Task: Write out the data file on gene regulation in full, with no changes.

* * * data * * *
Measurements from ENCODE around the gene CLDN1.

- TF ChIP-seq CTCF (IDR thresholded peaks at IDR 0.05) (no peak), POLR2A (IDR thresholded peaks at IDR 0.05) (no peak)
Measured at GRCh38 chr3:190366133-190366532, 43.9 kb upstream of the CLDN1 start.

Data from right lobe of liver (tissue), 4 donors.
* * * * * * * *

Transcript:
Measurements from ENCODE around the gene CLDN1.

- TF ChIP-seq CTCF (IDR thresholded peaks at IDR 0.05) (no peak), POLR2A (IDR thresholded peaks at IDR 0.05) (no peak)
Measured at GRCh38 chr3:190366133-190366532, 43.9 kb upstream of the CLDN1 start.

Data from right lobe of liver (tissue), 4 donors.